- Adjust the pulley height to the highest level (or above your height).
- Standing sideways and adjacent to the cable crossover station, grab the D-handle with a closed grip.
- Position your torso to flex to one side, slightly bending and turning your body, head and neck towards the D-handle attachment.
- Keep elbow bent and place opposite arm over obliques of working side.
Downward movement/concentric phase:
- Flex your trunk to the side.
- Allow your head to lower at the same level as the D-handle as it is pulled down.
- Flex the trunk until the elbow nears or touches your upper thigh (the upper thigh on the same side of obliques you’re contracting).
Upward movement/eccentric phase:
- In a controlled fashion, allow body to return upward to starting position.
- After completing sets with one side, repeat with the opposite side.
FAQ'S & FACTS ABOUT Cable Crunch
What Is a Cable Oblique Crunch?
A cable oblique crunch is an exercise, which involves the oblique muscles, primarily the external and internal oblique. This exercise can be performed standing or kneeling next to a cable crossover station with a D-handle attachment. The concentric portion of the exercise is flexion of the vertebral column, flexing the trunk to one side. The eccentric portion is extension of the vertebral column, which involves the body returning to the upward position.
The purpose of cable oblique crunches is to strengthen the oblique muscles while promoting the hypertrophy (increases in size) of this muscle group.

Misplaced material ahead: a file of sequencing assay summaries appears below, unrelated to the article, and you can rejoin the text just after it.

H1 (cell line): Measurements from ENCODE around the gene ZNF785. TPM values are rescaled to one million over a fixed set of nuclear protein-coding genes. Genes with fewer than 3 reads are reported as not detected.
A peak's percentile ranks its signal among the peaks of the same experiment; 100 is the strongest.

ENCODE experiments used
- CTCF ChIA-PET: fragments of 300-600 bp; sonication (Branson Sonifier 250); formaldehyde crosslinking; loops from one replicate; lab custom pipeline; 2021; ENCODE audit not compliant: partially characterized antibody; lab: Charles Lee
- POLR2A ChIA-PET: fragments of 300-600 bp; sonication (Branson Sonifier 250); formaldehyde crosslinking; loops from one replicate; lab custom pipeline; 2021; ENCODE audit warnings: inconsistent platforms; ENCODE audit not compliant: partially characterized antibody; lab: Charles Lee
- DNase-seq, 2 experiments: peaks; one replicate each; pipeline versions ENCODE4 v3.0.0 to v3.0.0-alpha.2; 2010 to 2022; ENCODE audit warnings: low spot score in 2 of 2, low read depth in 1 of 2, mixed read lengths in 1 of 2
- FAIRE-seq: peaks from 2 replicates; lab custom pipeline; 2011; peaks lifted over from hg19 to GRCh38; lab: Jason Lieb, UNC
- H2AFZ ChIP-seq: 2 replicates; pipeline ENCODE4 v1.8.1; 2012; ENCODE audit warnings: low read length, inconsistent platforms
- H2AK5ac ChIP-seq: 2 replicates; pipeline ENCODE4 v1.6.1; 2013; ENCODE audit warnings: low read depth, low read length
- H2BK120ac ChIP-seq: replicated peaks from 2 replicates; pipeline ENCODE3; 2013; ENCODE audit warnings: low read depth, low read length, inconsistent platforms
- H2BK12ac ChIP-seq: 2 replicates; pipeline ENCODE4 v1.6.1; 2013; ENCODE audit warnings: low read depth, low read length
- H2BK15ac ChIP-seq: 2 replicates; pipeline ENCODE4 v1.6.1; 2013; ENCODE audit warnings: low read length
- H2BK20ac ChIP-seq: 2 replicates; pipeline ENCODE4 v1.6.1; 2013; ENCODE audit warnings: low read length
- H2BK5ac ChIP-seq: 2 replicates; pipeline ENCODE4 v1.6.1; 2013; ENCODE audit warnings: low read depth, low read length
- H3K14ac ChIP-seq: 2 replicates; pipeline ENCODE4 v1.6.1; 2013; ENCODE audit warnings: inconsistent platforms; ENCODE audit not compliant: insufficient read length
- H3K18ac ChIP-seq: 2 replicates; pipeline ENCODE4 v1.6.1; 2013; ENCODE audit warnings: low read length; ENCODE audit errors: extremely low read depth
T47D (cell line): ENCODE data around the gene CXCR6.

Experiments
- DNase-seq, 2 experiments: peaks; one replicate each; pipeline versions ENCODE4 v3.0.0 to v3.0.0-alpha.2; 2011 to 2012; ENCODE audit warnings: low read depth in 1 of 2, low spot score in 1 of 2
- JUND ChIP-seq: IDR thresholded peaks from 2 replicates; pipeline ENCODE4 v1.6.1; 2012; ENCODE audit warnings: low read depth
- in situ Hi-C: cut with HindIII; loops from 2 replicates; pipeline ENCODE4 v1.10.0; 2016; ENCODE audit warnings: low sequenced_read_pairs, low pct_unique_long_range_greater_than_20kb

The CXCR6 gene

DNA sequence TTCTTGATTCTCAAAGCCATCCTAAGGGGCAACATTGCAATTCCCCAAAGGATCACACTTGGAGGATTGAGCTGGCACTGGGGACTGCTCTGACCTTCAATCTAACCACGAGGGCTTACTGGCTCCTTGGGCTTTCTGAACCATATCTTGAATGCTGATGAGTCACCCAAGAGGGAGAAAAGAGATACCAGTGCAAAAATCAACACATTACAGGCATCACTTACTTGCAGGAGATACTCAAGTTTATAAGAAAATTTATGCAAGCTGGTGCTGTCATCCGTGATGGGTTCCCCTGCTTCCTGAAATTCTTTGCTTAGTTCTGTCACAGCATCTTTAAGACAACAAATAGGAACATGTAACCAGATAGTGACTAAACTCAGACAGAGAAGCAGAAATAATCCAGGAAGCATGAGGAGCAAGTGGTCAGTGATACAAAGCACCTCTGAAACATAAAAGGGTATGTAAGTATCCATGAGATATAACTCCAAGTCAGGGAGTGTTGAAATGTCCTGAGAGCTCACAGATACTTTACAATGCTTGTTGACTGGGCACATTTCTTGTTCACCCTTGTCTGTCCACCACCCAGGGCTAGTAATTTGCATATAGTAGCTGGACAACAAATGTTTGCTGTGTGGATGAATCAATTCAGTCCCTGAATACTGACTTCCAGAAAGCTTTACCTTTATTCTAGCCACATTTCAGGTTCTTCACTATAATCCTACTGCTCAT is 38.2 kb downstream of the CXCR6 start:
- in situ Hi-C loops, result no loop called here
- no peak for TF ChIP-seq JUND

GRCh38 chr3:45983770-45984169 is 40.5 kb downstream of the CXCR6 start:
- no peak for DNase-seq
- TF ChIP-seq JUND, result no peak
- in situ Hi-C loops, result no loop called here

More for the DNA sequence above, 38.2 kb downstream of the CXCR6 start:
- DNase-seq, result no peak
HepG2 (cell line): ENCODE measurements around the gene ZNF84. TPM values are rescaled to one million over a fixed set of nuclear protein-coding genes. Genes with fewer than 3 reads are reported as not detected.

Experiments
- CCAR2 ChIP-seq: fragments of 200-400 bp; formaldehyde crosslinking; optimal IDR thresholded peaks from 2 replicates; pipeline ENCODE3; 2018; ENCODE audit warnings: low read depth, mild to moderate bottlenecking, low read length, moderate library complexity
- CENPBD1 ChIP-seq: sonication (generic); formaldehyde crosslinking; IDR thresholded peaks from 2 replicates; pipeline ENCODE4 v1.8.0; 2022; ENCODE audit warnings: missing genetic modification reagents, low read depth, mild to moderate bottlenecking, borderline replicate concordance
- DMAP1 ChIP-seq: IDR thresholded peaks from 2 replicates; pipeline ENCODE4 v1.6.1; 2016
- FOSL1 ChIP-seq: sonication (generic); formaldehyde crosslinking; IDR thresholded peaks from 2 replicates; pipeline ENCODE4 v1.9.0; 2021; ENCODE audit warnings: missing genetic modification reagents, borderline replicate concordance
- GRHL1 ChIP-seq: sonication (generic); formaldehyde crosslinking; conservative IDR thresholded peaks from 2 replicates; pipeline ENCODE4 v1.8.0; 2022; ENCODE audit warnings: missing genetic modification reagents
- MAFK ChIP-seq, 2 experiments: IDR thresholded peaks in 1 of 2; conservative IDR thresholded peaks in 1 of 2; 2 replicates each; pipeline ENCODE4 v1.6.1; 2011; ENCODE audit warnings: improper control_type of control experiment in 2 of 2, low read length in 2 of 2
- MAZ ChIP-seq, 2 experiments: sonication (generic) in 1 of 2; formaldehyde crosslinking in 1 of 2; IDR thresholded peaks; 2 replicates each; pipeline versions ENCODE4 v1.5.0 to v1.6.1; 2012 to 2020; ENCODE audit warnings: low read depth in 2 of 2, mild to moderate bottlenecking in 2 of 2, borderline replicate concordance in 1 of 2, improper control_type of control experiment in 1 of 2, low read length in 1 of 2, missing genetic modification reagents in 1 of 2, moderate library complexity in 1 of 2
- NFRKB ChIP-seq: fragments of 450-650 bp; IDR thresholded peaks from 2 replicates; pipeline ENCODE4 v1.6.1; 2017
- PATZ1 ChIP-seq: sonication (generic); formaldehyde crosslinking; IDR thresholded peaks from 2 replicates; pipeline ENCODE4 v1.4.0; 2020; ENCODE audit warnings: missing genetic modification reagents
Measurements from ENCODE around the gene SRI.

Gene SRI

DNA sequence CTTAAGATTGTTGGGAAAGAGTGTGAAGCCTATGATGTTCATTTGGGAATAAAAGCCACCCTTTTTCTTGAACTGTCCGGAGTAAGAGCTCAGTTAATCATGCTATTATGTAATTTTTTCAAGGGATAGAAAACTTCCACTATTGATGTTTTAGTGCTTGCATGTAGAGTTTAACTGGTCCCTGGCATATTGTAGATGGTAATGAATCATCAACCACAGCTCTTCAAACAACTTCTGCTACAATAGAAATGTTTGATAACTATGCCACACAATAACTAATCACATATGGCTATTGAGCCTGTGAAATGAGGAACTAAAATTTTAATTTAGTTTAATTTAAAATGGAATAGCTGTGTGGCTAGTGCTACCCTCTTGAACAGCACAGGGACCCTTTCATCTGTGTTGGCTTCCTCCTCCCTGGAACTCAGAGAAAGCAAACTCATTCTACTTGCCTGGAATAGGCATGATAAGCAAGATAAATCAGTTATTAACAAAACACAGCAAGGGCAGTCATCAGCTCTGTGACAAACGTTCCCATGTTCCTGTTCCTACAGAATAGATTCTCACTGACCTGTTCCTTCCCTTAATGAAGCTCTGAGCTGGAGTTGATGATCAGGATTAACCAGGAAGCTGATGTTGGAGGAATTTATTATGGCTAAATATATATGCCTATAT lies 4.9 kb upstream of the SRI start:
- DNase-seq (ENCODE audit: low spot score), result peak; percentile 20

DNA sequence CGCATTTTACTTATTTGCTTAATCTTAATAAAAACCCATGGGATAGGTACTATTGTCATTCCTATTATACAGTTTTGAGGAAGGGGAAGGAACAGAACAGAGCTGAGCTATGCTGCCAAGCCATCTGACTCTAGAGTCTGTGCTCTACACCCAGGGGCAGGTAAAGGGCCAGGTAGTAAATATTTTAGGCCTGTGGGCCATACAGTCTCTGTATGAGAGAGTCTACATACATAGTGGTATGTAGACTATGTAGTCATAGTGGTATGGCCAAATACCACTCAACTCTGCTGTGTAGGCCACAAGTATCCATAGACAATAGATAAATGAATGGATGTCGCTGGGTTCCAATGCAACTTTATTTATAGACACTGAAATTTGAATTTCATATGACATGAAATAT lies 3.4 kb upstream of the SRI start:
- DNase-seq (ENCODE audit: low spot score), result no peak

Why Do A Cable Oblique Crunch?
Promoting hypertrophy of the oblique muscles with trunk flexion to one side helps define the surrounding area adjacent to the “6-pack” of the rectus abdominis. Training the obliques is essential to abdominal muscle aesthetics.
Strengthening the oblique muscles offers protective effects for the lower back as the obliques aid the lower back when bending over and bending sideways. Stronger obliques also complement exercise and sports performance as they can contribute to biomechanical efficiency (e.g. rotation) during physical activity and exercise. Performing this exercise with a cable provides constant resistance throughout the entire range of motion.
Anatomy Of A Cable Oblique Crunch
The abdominal wall is made up of broad, flat sheet-like muscles that are layered. The oblique muscles are essential to trunk rotation and lateral flexion of the vertebral column (as with oblique crunches). They surround the rectus abdominis on both sides. The external oblique muscle runs downward and medially and forms the inguinal ligament of the groin area. Its origin is at the outer surfaces of the lower eight ribs and it inserts into the linea alba via a broad aponeurosis. Some of the fibers of the external oblique insert into the pubic crest and iliac crest.
The internal oblique, as its name suggests, is located below the superficial external oblique. Its fibers run in an upward and medial direction. Its origin is located at lumbar fascia, iliac crest and inguinal ligament. Its insertion is located at the linea alba, the pubic crest and the last three or four ribs.
The rectus abdominis aids the oblique crunch by rotating the lumbar region of the vertebral column. It is a vertical muscle that extends from the pubic crest and symphysis (at the pelvis) to the rib cage (xiphoid process and costal cartilages of ribs 5-7). The rectus abdominis is segmented by three tendinous intersections that run horizontally across the rectus abdominis. This tendon outlines the “6-pack” of the rectus abdominis along with the linea alba, a tendinous seam that runs down vertically, dividing the “6-pack” in half.